Unless an individual has ever played cricket it is unlikely that they will understand it. Unlike football or tennis where the rules of the game are reasonably simple – cricket will baffle the greatest armchair enthusiast. Cricket is a legacy of British influence around the world. In India, Pakistan, Sri Lanka, Africa, Afghanistan, France, Australia, New Zealand, the West Indies and even the USA, to name a few, and all regard it’s rules and phrases as a common language.

For the uninitiated here is an overview. A failure to understand is not a reflection on an individuals intelligence. A cricket match is contested between two sides each of eleven players. When one side is “in” the other side is “out”, and it is the job of the “out” side to get the “in” side out. This is achieved by dismissing the batsmen on the “in” side by several methods.

When a side is batting it is called an “innings”, and will last as long as each batsman can hold his wicket. the wicket is what the batsman must protect at all costs – if someone says “you’re on a sticky wicket” it means your position is precarious. Unless that is, if they hold their innings for quite a long period and score an extremely high number of runs, in which case the captain will “declare” or “forfeit” the remainder of his innings. It’s a tactical decision, and he is hoping the opposition will not be able to match his side’s number of runs in the available number of overs. Failure to declare can result in the match drawn, even though one side has more runs than another. In business, If your boss says he’s “holding his wicket”, it means he has control of the situation and hanging on.

When a batsman is bowled out, a new batsman goes in. When both sides have been in and out, they do it all over again, and this is called the second innings. If your boss suggests you have more than one innings, there is hope for you yet.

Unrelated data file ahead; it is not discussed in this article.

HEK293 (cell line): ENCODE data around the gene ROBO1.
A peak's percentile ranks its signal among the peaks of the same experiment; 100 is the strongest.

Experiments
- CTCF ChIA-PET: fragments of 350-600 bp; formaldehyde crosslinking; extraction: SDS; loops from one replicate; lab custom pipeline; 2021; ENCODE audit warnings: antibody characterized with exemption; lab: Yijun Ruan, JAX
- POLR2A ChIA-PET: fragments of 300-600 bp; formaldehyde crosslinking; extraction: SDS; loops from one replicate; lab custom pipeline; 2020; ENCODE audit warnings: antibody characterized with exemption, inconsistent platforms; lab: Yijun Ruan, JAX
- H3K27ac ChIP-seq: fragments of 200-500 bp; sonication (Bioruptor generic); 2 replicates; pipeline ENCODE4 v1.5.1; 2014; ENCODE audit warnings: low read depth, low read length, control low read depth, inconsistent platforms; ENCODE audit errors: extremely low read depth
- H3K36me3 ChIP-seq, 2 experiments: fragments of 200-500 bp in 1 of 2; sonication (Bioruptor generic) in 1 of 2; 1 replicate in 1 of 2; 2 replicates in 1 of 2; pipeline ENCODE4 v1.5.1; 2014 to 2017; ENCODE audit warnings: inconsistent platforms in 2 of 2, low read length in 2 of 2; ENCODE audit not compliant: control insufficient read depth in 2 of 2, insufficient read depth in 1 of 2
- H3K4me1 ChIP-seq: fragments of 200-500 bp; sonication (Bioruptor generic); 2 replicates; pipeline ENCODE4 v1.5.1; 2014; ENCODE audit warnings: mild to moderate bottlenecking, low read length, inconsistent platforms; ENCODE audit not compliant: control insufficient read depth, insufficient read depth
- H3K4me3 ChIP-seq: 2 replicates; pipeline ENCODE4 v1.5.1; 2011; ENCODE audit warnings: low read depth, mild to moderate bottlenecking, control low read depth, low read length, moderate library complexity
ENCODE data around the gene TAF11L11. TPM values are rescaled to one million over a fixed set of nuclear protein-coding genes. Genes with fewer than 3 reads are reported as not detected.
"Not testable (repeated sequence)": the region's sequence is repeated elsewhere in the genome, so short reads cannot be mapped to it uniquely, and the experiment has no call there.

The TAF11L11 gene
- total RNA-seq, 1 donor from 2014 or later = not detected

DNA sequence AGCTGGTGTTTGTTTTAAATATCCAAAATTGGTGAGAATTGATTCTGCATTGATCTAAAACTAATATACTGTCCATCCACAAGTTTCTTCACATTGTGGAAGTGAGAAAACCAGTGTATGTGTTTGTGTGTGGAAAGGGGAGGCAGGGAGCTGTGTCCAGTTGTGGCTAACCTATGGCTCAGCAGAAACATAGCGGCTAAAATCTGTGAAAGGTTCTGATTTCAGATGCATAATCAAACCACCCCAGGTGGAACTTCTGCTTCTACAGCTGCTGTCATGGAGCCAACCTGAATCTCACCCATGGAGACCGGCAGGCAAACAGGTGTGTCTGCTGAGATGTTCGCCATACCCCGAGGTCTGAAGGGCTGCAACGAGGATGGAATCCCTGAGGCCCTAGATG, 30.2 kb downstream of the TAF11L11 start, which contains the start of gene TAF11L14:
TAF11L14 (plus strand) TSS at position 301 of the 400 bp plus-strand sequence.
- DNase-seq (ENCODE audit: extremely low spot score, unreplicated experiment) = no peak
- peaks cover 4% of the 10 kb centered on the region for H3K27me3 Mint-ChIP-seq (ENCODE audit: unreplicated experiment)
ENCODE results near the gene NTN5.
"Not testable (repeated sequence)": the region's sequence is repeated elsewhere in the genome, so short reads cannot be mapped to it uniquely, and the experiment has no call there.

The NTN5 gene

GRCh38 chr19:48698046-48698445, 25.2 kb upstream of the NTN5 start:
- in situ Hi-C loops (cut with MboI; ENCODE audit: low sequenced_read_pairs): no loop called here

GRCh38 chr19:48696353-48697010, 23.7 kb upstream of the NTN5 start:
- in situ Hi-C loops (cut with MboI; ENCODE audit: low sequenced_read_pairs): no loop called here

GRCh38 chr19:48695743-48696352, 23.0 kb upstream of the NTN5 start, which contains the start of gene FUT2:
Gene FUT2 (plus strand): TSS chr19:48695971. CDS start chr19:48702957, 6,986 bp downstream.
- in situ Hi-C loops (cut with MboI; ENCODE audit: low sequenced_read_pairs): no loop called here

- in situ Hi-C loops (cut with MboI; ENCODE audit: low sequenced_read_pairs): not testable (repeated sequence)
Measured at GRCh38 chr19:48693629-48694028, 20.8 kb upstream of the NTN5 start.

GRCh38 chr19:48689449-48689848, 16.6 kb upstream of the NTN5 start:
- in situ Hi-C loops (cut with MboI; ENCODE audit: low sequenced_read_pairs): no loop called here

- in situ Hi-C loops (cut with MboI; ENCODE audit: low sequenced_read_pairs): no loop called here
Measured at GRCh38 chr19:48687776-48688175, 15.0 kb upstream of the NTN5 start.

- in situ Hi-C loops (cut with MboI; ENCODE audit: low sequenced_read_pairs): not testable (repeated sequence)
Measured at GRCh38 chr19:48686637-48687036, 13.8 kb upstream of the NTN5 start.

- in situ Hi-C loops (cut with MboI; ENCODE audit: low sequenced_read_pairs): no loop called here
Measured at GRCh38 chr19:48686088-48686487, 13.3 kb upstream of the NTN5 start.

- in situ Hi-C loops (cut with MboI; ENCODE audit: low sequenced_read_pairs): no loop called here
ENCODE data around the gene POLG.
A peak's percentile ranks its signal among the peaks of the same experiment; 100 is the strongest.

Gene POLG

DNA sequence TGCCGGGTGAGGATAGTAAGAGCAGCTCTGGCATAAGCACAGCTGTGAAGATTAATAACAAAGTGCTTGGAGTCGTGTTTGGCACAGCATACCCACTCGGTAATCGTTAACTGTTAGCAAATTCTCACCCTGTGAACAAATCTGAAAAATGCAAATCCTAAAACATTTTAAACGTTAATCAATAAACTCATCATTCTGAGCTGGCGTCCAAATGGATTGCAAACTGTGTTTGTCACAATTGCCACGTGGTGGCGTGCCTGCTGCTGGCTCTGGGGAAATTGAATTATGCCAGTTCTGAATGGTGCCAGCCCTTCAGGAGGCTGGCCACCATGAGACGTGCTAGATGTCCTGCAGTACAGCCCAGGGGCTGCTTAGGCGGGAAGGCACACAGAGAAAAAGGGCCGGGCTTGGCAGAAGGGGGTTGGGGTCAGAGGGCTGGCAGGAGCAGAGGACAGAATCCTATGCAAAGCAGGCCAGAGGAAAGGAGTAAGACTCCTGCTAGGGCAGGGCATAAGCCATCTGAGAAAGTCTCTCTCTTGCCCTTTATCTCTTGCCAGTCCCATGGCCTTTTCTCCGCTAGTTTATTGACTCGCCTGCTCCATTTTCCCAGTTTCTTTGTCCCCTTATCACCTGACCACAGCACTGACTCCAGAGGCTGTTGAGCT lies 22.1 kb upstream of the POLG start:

Eventually, if all goes to the wire, only one batsman will remain, who will not be allowed to bat on his own – he’s the last man standing. This last man, however, may not necessarily be the eleventh or last man who went in to bat. Indeed, the last man standing could have been one of the first men in, if he was never out. If your boss says you are the last man in, the chances are you are doomed.

Still with it? Right. Time for some explanations. Two innings per side will occur in international test matches. A test lasts for five days. Up to five tests can be played over several weeks, called the First to the Fifth Test respectively, when the event is hosted by one country, whose opponent is another (the tourists). Whilst many matches may result in a grand trophy, England and Australia play each other every two years for a small urn of cremated wooden bails from 1882 -The Ashes – which is a prize more sought than any silver or gold cup.

The length of a cricket match is dependent on the number of overs per side. That is the number of balls the bowlers are permitted to bowl. There are six balls to an over. Therefore if a match is limited to ten overs per innings, (in “one-day” cricket, for example and county games) then after sixty balls have been bowled, the innings’ end, regardless of how many wickets are left (if any).

Wickets in this case are the number of batsmen who have not come to the crease (still in the pavilion), which is the demarcation line from the stumps where the batsman is allowed to hit the ball or defend his wicket, and also the last point for the bowler to execute his delivery. If the bowler steps over the crease after his approach run, then it’s a “no ball”, and a score (or run) is given to the opposing side. If a bowler successfully bowls his over without any runs being scored by the batsman, then he would have bowled a “maiden over”.